In 2009, the Obama administration saw a chance to tackle a problem that had bedeviled educators for decades.
“Our goal is to turn around the 5,000 lowest performing schools over the next five years, as part of our overall strategy for dramatically reducing the dropout rate, improving high school graduation rates, and increasing the number of students who graduate prepared for success in college and the workplace,” said Arne Duncan, the administration’s new secretary of education, in August of that year.
The administration pumped $3 billion of economic stimulus money into the School Improvement Grants program. Six years later, the program has failed to produce the dramatic results the administration had hoped to achieve. About two thirds of SIG schools nationwide made modest or no gains — not much different from similarly bad schools that got no money at all. About a third of the schools actually got worse. Even Duncan acknowledges that the progress has been “incremental.”
School turnaround is “hard, but it’s not rocket science,” said Sarah Yatsko, a senior research analyst at the Center on Reinventing Public Education. “We know a lot about what an effective turnaround strategy looks like.”
But then why has the SIG program, created in 2007 under President George W. Bush, produced such uneven results at a total cost of about $7 billion? A comparison by POLITICO of two troubled high schools — one in Miami and one in Chicago — both of which received millions in SIG funds, both of which followed a similar turnaround strategy, reveals that education officials at the federal, state, and local levels paid too little attention to a key variable for success. One school made impressive gains, rebounding in three years from an “F” rating to a “B.” At the other, less than 10% of juniors are proficient at reading, math, and science — the same level as before the grant.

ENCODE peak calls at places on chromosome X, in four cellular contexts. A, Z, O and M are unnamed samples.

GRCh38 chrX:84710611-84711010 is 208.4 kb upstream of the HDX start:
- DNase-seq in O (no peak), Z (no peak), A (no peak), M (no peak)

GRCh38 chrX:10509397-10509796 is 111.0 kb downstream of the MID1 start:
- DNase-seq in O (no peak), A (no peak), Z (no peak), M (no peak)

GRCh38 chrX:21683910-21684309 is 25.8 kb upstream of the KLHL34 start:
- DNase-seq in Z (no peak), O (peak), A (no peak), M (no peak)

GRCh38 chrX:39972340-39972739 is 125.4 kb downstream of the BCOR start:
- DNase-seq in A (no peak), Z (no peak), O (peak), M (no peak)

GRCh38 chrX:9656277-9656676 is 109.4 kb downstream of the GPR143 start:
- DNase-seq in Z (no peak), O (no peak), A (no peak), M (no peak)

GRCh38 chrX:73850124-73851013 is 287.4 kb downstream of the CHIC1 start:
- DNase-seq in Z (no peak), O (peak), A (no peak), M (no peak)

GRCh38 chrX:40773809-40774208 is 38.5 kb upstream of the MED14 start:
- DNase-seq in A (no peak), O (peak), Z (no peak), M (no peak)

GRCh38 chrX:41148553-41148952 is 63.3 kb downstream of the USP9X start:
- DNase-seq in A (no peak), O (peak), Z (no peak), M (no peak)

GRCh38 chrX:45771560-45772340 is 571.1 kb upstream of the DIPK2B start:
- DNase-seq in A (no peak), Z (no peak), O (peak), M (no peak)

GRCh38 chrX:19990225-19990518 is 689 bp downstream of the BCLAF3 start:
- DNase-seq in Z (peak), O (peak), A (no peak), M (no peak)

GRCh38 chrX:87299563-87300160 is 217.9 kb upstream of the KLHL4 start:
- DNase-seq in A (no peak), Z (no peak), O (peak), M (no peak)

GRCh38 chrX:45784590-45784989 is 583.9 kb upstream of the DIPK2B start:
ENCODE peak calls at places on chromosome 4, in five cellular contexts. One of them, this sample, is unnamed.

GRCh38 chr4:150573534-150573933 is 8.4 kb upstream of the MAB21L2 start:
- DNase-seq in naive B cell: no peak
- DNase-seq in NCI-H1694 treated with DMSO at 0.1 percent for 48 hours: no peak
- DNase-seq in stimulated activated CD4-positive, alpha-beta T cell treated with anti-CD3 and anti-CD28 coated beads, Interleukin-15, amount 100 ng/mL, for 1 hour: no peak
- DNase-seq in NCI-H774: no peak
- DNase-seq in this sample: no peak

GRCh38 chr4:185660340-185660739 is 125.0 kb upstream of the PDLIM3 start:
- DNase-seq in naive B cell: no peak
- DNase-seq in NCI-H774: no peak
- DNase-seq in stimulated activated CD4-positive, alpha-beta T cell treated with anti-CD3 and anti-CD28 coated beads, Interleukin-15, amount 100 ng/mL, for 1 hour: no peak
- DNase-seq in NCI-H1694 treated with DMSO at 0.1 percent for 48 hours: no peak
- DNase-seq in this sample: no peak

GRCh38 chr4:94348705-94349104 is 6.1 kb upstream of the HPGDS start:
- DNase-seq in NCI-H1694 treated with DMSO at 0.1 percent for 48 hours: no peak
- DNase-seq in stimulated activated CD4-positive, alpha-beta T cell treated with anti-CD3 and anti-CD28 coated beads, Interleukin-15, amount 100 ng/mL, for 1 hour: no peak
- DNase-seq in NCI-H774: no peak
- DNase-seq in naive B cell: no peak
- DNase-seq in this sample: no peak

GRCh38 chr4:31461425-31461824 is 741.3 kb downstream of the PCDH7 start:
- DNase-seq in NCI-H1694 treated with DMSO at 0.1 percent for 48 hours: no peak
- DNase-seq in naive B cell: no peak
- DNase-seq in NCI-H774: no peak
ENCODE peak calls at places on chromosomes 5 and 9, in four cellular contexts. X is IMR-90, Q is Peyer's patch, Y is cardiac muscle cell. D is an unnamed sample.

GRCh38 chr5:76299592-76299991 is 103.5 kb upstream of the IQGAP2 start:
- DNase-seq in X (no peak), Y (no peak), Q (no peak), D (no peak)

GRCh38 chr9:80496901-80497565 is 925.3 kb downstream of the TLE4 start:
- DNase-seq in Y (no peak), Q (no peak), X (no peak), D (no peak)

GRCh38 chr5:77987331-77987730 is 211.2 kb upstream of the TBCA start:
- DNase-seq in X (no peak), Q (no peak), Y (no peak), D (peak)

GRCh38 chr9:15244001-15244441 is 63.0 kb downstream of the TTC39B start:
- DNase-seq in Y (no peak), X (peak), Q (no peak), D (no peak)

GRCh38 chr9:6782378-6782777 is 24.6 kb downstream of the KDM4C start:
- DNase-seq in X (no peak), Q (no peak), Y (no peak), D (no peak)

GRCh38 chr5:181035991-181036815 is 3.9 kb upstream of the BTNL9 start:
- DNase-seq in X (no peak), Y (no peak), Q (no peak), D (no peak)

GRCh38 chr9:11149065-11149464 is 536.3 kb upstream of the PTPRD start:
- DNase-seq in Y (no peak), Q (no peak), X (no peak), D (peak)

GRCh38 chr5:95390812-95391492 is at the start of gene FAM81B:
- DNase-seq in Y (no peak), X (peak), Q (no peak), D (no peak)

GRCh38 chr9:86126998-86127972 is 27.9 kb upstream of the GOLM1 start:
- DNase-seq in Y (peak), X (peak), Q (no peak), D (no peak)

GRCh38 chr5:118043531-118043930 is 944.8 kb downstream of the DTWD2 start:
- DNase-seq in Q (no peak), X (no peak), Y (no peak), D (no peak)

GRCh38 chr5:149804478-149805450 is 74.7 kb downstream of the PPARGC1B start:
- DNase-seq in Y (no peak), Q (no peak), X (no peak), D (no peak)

The difference between the schools was in their readiness to make use of the sudden infusion of money. In Miami, school district officials had prepared for the grants. They had the support of teachers, unions, and parents. In Chicago, where teachers fought the program and officials changed almost yearly, schools churned through millions of dollars but didn’t budge the needle.
Now, the Department of Education is preparing for another multi-million dollar grant competition. But interviews by POLITICO with nearly two dozen analysts, teachers, administrators, and policymakers who have studied the performance of SIG schools, raise questions about whether any of the changes ordered by the Department of Education or Congress will actually yield better results for the money spent.
Read more at Politico.